Every business across the land uses email and email marketing to sell to their customers. It’s one of the oldest, if not the oldest, digital method of communication. Did you know the first email was sent in 1971? Lots has happened since then…
Yet, because of the history, there are many nuances and intricacies to email marketing. Much more to learn than you might imagine. Here we outline 10 fundamental things to think about when you embark on your first email campaign.
But first, let’s be clear on the definition.
The definition of email marketing:
‘The promotion of products or services by email.’ Marketingterms.com
‘Email marketing is directly marketing a commercial message to a group of people using email. In its broadest sense, every email sent to a potential or current customer could be considered email marketing.’ Wikipedia.org
Sounds pretty simple doesn’t it? It’s at least something most of us can understand. But that’s where the simplicity ends. There is so much to think about as an email marketer…
The 10 basic principles of email marketing
1. Understand your audience
Who are you going to send your email campaign to? Are you sending to a rented list or email addresses gathered from a website? What do you know about the people on the list? Perhaps you know their age, their interests, where they live, what they’ve bought recently.
Understanding what makes your target audience tick before you start is critical.
2. Make an email campaign plan
Think about how many emails you are going to send, when you are going to send them and how frequently. What time of day is likely to get the best response? How many people do you need to respond to make your campaign effective?
3. It’s all about the message
Decide what you want the recipient to do and how you are going to convince them to do it. What is the message? What can you say that is going to push their buttons? Can you make a logical argument? Can you make an emotional plea?
4. Subject lines you can’t ignore
The subject line is vital. Shall I say that again? The subject line is vital. Get it right and the user will open your email. Get it wrong and you have no chance!
Use intrigue, use shock, use humour, use the recipients name. Test your subject lines until you know what works for your audience.
5. HTML or plain text
Do well designed HTML emails work better than a letter from one individual to another? There is no right answer. It varies from business to business and even from recipient to recipient. Your job as an email marketer is to find out what works and who it works for. Keep testing.
6. Crafting contagious copy
There are many forms of email copy designed to get different results. Perhaps you decide to write an entertaining story to introduce one of your staff. Or maybe it’s descriptions of products to drive sales. Whatever the copy you are writing always have the audience in mind when you write it.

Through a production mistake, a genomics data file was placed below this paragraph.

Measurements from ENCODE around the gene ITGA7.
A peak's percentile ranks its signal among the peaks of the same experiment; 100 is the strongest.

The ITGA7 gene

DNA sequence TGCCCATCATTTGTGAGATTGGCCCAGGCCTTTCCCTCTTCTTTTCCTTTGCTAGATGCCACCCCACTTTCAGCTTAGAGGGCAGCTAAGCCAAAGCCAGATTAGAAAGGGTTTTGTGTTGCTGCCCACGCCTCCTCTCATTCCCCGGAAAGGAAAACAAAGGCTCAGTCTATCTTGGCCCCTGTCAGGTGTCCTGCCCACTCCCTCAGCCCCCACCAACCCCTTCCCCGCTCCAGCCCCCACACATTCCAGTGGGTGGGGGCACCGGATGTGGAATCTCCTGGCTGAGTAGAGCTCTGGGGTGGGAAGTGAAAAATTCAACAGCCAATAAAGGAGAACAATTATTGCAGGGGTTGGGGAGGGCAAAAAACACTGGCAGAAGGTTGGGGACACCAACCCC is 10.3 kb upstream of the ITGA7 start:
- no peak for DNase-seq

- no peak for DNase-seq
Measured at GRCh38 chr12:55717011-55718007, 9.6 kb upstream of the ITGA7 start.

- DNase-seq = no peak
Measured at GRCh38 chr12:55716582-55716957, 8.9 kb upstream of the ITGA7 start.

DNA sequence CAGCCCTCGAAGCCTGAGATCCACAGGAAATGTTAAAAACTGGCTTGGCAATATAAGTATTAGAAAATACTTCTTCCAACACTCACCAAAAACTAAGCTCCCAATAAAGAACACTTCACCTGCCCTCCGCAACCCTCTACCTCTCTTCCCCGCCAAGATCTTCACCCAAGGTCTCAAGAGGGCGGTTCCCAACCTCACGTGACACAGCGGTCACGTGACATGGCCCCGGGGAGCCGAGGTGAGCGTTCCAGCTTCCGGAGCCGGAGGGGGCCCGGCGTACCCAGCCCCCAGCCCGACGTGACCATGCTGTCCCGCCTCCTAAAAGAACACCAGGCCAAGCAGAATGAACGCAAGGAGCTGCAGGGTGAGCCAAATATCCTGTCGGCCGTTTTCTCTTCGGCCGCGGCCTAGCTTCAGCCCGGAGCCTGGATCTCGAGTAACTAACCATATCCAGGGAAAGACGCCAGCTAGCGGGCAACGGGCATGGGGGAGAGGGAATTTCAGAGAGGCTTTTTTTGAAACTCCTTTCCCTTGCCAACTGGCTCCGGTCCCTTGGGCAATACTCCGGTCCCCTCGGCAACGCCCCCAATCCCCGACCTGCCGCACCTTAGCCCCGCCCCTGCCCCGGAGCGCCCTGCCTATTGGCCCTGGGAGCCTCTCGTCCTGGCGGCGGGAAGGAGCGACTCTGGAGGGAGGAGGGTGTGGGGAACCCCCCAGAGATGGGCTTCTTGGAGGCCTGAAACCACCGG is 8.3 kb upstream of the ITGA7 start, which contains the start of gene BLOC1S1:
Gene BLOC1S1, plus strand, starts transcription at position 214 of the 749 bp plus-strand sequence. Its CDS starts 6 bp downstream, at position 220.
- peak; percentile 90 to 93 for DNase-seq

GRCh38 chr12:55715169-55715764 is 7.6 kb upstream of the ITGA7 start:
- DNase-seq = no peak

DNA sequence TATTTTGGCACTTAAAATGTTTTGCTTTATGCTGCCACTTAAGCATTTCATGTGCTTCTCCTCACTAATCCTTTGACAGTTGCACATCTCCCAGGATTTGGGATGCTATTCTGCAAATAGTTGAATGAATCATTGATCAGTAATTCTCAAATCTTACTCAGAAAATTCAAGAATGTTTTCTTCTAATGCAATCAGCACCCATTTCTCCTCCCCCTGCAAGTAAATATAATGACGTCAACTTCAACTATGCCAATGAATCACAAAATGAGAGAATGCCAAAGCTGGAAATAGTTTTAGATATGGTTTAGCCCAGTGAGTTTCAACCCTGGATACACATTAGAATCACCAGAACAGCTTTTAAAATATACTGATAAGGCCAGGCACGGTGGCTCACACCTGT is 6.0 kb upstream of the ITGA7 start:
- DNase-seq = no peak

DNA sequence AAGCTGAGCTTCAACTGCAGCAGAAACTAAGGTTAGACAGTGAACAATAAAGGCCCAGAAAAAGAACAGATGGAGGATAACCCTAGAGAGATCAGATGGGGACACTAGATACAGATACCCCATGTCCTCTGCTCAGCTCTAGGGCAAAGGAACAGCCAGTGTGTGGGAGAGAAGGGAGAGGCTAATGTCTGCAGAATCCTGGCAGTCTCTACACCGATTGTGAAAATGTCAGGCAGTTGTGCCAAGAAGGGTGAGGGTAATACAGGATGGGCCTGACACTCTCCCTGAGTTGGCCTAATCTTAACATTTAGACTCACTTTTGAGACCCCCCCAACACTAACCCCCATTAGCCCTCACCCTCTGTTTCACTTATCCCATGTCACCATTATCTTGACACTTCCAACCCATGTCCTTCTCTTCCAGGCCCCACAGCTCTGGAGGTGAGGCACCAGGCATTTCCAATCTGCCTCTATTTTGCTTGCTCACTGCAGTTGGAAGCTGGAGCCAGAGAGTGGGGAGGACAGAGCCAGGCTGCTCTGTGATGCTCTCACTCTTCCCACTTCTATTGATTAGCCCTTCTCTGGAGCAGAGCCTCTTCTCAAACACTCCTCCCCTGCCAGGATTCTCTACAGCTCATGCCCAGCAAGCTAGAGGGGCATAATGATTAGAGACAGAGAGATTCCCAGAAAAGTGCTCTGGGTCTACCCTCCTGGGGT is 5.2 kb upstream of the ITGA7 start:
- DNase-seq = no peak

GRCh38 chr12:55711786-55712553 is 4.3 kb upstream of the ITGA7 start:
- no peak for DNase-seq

Some other examples of email copy include:
- Ask a question and answer it
- Report on a survey or piece of news
- Make a prediction
- Explain how to do something
- Provide a list or top 10 relevant points
- Answer frequently asked questions
- Describe your product or service
- Write a case study about an existing customer
7. Call to action (CTA)
Now you’ve written your copy, you have to ask your audience to do something. Known in the trade as a ‘call to action’ or CTA. In emails this is often a button or a link. The call to action is designed to move the user towards your goal. So if you want them to read something you might say ‘read now’ and so on.
Be as specific as you can with your call to action. Like the subject line you can (and should) use shock, intrigue and humour to get the coveted click.
8. Segment your list
We’re now moving on to a little more advanced email marketing tactics. But ones that you’ll agree are common-sense.
Wouldn’t it make sense to split your list into men and women and send them different emails? Or separate 18 year olds from 60 year olds? That’s all segmentation is.
If your list contains distinct groups of people you split them out and send them the most relevant email. Whilst it is more work it will yield much stronger response rates.
9. Be personal
The ability to be personal will largely depend on the email software that you are using. Most good systems include ways to send bulk emails whilst addressing the individual directly. E.g. Dear Lucy. It’s also common to be able to use the recipient’s name in the subject line.
The larger systems take ‘personalisation’ to another level. They deliver different content to different recipients at different times of day. All this is based on the recipients previous behaviour and preferences.
As you might expect this type of content targeting gets great results. And that is why ‘personalisation’ is one of the industry buzzwords.
10. Data etiquette
I’m sure you’ve seen news items about data breaches. Keeping a user’s data safe is of paramount importance. As is giving them the ability to unsubscribe from your list when they want to. You must have an unsubscribe link present on your email, commonly found in the footer. It’s also good practice to tell the user why they are receiving the email from you. For example, you are receiving this email because you signed up on www.digitalmarketing4grads.com
So there you have it. A whirlwind tour through email marketing. There is lots more to it, believe me, but hopefully this gives you a taster. It may even help you set up your first campaign or answer an interview question or two! Hopefully you found this article useful, if you did, we’d really appreciate a share. Thanks!